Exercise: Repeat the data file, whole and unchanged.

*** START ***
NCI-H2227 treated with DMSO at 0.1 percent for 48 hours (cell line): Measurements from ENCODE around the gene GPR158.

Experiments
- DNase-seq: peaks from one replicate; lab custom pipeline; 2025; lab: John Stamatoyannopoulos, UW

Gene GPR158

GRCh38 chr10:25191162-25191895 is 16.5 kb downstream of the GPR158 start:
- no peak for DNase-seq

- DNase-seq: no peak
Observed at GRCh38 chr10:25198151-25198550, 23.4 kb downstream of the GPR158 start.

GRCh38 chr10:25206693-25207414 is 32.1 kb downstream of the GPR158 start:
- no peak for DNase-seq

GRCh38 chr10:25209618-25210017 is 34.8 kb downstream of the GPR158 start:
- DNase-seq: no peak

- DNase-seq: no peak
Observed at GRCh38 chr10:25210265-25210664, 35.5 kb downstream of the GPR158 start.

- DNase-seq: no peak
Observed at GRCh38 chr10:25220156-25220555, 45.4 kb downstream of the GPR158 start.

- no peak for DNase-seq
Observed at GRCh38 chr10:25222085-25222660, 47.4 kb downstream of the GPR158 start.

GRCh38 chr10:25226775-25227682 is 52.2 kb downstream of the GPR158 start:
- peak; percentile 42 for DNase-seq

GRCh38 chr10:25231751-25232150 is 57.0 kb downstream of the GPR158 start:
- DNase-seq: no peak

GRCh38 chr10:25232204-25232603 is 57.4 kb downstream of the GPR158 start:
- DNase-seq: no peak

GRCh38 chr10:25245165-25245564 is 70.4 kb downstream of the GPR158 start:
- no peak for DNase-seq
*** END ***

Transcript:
NCI-H2227 treated with DMSO at 0.1 percent for 48 hours (cell line): Measurements from ENCODE around the gene GPR158.

Experiments
- DNase-seq: peaks from one replicate; lab custom pipeline; 2025; lab: John Stamatoyannopoulos, UW

Gene GPR158

GRCh38 chr10:25191162-25191895 is 16.5 kb downstream of the GPR158 start:
- no peak for DNase-seq

- DNase-seq: no peak
Observed at GRCh38 chr10:25198151-25198550, 23.4 kb downstream of the GPR158 start.

GRCh38 chr10:25206693-25207414 is 32.1 kb downstream of the GPR158 start:
- no peak for DNase-seq

GRCh38 chr10:25209618-25210017 is 34.8 kb downstream of the GPR158 start:
- DNase-seq: no peak

- DNase-seq: no peak
Observed at GRCh38 chr10:25210265-25210664, 35.5 kb downstream of the GPR158 start.

- DNase-seq: no peak
Observed at GRCh38 chr10:25220156-25220555, 45.4 kb downstream of the GPR158 start.

- no peak for DNase-seq
Observed at GRCh38 chr10:25222085-25222660, 47.4 kb downstream of the GPR158 start.

GRCh38 chr10:25226775-25227682 is 52.2 kb downstream of the GPR158 start:
- peak; percentile 42 for DNase-seq

GRCh38 chr10:25231751-25232150 is 57.0 kb downstream of the GPR158 start:
- DNase-seq: no peak

GRCh38 chr10:25232204-25232603 is 57.4 kb downstream of the GPR158 start:
- DNase-seq: no peak

GRCh38 chr10:25245165-25245564 is 70.4 kb downstream of the GPR158 start:
- no peak for DNase-seq